Friday, December 28, 2012

2012: Part I


There's nothing like turning a page.

These are the books I read this year, or at least the ones I remember reading:

  1. Marie Antoinette: The Journey, Antonia Fraser : I majored in French and when it comes to French history, nothing interests me as much as the Palace of Versailles during the period leading up to the Revolution. In other words, Versailles from the moment Marie Antoinette first set foot in it until it fell to the revolutionaries. I actually learned very little about this period in college because the only history class I took ended right at the end of the Sun King's rule (Louis XIV, whose reign ended in 1715) and Marie Antoinette moved into the palace in 1770. So I took it upon myself to pick up this biography (on which Sofia Coppola's 2006 film Marie Antoinette is based) and learn about the Austrian Queen of France myself. She is now without a doubt one of my favorite historical icons. 
  2. Love in the Time of Cholera, Gabriel García Márquez: Well, this is a classic so you know it's going to be good. It's intense, but a very good read. Also, I don't want to grow old waiting for love. That's it.
  3. El Bosque de los Muertos (The Forest of the Dead): This was a book I picked up at my uncle's house and eventually gave back, so I can't remember the author. It was as heartbreaking as any account of the Holocaust is. It was short, too, so it was an easy read. It had some beautiful quotes, like the following, which really struck me and has turned out to be impossible to forget: "Stones are, sometimes, less insensitive than men." 
  4. Little Women, Louisa May Alcott: Ok, I tried to read this one, but the characters are so goody-two-shoes that they bored me. I know it's a good book, but I couldn't get through it. It wasn't the time. 
  5. American Psycho, Bret Easton Ellis: Wow. Just, wow. It gave me nightmares. I literally had to put it down a while before I went to sleep so I could sleep peacefully. It's one of those books that stays with you one way or another. I went to New York City shortly after reading it and I kept picturing Patrick Bateman everywhere. I had seen the movie before I read it and it had made me shiver, but not as much as the book did. I loved it in a very strange way. 
  6. The Snows of Kilimanjaro, Ernest Hemingway: I had never before read Hemingway so I decided to start with this collection of short stories. I liked his storytelling. It's easy to read and his characters are effectively and quickly introduced and developed. You become hooked right away, but are easily able to let them go when the story ends. I particularly enjoyed the stories about Nick.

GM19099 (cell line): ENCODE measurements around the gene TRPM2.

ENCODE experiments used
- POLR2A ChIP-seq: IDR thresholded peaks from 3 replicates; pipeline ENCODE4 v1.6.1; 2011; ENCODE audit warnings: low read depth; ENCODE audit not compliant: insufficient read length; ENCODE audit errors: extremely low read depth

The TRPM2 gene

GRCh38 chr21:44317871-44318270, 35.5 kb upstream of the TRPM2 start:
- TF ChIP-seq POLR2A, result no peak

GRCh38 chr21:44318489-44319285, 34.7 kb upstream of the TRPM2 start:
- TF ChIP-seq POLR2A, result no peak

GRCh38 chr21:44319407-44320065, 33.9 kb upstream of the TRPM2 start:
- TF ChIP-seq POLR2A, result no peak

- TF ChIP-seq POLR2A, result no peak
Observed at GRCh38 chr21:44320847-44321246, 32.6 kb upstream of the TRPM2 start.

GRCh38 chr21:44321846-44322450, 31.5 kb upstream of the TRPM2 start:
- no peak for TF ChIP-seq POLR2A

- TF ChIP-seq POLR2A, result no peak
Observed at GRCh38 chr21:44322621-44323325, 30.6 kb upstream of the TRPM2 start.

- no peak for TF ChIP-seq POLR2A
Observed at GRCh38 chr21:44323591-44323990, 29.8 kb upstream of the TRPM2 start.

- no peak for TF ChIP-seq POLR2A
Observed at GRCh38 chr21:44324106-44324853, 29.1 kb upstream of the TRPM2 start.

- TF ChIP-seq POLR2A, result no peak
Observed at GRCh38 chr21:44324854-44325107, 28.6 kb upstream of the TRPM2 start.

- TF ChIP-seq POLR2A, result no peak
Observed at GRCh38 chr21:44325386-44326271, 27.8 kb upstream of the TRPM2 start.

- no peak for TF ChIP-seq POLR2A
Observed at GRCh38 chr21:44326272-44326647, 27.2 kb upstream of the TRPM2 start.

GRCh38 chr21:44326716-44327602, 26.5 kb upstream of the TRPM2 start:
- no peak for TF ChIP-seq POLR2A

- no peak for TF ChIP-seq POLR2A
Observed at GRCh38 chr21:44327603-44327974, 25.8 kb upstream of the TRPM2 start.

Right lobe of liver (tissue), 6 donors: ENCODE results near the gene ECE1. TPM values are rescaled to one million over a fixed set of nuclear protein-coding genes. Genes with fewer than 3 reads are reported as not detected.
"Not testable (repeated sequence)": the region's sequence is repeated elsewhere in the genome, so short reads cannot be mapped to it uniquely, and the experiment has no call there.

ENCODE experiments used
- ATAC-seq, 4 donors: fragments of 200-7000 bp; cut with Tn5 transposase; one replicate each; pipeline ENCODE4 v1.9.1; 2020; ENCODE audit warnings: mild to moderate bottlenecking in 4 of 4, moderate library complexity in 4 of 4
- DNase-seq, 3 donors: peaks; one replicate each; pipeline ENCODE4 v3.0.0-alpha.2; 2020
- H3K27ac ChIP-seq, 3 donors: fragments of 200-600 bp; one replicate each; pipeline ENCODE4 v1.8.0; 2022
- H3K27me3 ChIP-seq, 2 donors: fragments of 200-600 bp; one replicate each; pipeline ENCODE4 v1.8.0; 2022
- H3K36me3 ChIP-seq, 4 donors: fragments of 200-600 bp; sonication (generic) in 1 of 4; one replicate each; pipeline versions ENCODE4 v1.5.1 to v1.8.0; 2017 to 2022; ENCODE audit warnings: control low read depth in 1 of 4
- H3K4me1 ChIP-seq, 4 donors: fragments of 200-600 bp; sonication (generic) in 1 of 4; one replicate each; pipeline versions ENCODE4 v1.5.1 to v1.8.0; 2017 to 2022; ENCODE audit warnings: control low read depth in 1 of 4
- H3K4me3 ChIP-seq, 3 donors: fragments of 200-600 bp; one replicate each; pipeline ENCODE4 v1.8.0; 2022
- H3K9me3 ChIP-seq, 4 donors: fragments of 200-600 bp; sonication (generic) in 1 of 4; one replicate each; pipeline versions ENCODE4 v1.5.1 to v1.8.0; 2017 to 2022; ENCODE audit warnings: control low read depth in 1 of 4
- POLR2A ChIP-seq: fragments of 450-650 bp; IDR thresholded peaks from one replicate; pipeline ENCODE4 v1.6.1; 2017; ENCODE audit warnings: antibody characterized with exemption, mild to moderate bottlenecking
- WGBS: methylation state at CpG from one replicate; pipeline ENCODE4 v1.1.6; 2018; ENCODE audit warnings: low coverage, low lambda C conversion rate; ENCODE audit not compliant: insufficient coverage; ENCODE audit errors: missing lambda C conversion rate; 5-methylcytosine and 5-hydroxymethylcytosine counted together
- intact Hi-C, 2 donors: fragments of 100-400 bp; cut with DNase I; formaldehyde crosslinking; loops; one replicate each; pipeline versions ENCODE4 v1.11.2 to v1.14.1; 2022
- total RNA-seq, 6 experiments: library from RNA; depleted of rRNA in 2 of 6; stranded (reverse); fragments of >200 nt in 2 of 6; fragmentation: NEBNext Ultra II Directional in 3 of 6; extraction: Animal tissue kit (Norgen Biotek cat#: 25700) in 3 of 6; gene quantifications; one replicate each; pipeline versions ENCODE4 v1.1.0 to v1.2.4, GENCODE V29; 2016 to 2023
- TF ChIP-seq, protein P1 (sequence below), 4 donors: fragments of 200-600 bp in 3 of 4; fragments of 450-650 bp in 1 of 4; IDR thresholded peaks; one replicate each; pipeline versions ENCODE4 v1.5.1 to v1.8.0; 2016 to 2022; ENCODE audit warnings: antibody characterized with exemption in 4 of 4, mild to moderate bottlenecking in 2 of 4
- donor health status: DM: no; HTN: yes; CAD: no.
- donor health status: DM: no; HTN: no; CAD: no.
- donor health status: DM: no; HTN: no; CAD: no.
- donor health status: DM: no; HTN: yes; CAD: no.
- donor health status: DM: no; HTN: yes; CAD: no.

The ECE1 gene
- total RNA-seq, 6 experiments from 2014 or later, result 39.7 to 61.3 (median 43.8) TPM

7. Pride and Prejudice and Zombies: Dawn of the Dreadfuls, Steve Hockensmith: This book is the prequel to Pride and Prejudice and Zombies, which I think I read last year. I've never read Pride and Prejudice but I've been told it's basically the same except without the zombies. I loved Pride and Prejudice and Zombies, and Dawn of the Dreadful was an entertaining way to pass some time. A well-written light read.
  8. The Great Gatsby, F. Scott Fitzgerald: I re-read this one this year, thinking that the movie came out in December. I was disappointed to find out that it was moved to May, but then realized it comes out on my birthday weekend, so I figured "at least I get to read it once more before seeing the film!" I had liked it when I read it in high school but now that I'm older and more mature (though some might argue against that statement), I adored it. I think it might be my new favorite book, but I want to read it at least once more before I confirm that.
  9. The Hobbit, J.R.R. Tolkien: I read The Lord of the Rings a decade ago. I am a pretty huge fan of the books and the movies. So as the release of the first installment of The Hobbit's big screen rendition grew closer, I bought the book and finally read it. Yeah, for the first time. I was surprised at how easy it is to read (I didn't take into account that it is basically a children's book), specially since The Lord of the Rings is not easy to get through (at least not the first one). It's a wonderful fantasy book, there is no way not to love it unless you're a boring person who can't read. You get so attached to Middle Earth that you want to have a Lord of the Rings marathon as soon as you close the book. I can't wait to re-read the trilogy and see the next two Hobbit films. Yeah, I know, I'm a geek. 
Right now I'm working on Les Misérables which, believe it or not, I've never read. It's daunting and I haven't gotten past the first book, but it's not too hard to read, and it's actually not boring either. Hopefully I'll finish it by this time next year. I'll keep you posted!

'Til tomorrow, this has been a Fatiluzer rant!


  1. Yeii!!! Finally!
    Love the quote from "El bosque de los muertos" and I remembered our conversation about The Great Gatsby, today I'm starting Les Misérables obviously in Spanish and I decided that my next one will be Mr. Fitzgerald's book, my question would be: do you think is better to read an autor in their native language? I mean, would it be better the experience if I read it in english?

    I keep loving your posts, it really makes me feel closer to you! ♥

    1. Thank you for reading them! You're like the only one who does haha. As to your question: I do think it's best to read an author in the language he wrote his novel/essay/story in because you are reading the actual words that he or she chose and sometimes, in translations, the meaning of certain things can change. The Great Gatsby is actually very easy to read, so I would highly recommend you read it in English if you can. :)

      Again, thank you for reading my posts! Love you!